7

Is there a better way in numpy to tile an array a non-integer number of times? This gets the job done, but is clunky and doesn't easily generalize to n-dimensions:

import numpy as np
arr = np.arange(6).reshape((2, 3))
desired_shape = (5, 8)
reps = tuple([x // y for x, y in zip(desired_shape, arr.shape)])
left = tuple([x % y for x, y in zip(desired_shape, arr.shape)])
tmp = np.tile(arr, reps)
tmp = np.r_[tmp, tmp[slice(left[0]), :]]
tmp = np.c_[tmp, tmp[:, slice(left[1])]]

this yields:

array([[0, 1, 2, 0, 1, 2, 0, 1],
       [3, 4, 5, 3, 4, 5, 3, 4],
       [0, 1, 2, 0, 1, 2, 0, 1],
       [3, 4, 5, 3, 4, 5, 3, 4],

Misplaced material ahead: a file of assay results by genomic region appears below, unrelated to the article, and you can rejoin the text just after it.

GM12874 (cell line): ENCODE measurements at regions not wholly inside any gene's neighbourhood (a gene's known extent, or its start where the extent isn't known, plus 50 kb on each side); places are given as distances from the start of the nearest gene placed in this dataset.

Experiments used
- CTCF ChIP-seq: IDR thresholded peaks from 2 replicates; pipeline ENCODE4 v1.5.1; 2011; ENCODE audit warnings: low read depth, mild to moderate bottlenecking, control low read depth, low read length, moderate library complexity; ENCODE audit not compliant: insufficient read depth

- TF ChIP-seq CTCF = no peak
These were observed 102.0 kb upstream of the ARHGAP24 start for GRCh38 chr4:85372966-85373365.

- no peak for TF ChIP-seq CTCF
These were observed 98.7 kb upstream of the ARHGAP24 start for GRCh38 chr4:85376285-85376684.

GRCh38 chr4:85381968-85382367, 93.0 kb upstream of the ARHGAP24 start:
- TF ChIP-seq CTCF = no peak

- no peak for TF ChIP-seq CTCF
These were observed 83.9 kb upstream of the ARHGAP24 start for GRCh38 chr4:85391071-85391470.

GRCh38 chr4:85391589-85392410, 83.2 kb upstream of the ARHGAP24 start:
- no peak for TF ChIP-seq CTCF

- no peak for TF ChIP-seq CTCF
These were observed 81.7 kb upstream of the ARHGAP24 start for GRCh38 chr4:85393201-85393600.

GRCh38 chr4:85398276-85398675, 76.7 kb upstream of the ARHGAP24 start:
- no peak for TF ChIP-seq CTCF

[0, 1, 2, 0, 1, 2, 0, 1]])

EDIT: Performance results

Some test of the three answers that were generalized to n-dimensions. These definitions were put in a file newtile.py:

import numpy as np

def tile_pad(a, dims):
    return np.pad(a, tuple((0, i) for i in (np.array(dims) - a.shape)),
                  mode='wrap')

def tile_meshgrid(a, dims):
    return a[np.meshgrid(*[np.arange(j) % k for j, k in zip(dims, a.shape)],
                         sparse=True, indexing='ij')]

def tile_rav_mult_idx(a, dims):
    return a.flat[np.ravel_multi_index(np.indices(dims), a.shape, mode='wrap')]

Here are the bash lines:

python -m timeit -s 'import numpy as np' 'import newtile' 'newtile.tile_pad(np.arange(30).reshape(2, 3, 5), (3, 5, 7))'
python -m timeit -s 'import numpy as np' 'import newtile' 'newtile.tile_meshgrid(np.arange(30).reshape(2, 3, 5), (3, 5, 7))'
python -m timeit -s 'import numpy as np' 'import newtile' 'newtile.tile_rav_mult_idx(np.arange(30).reshape(2, 3, 5), (3, 5, 7))'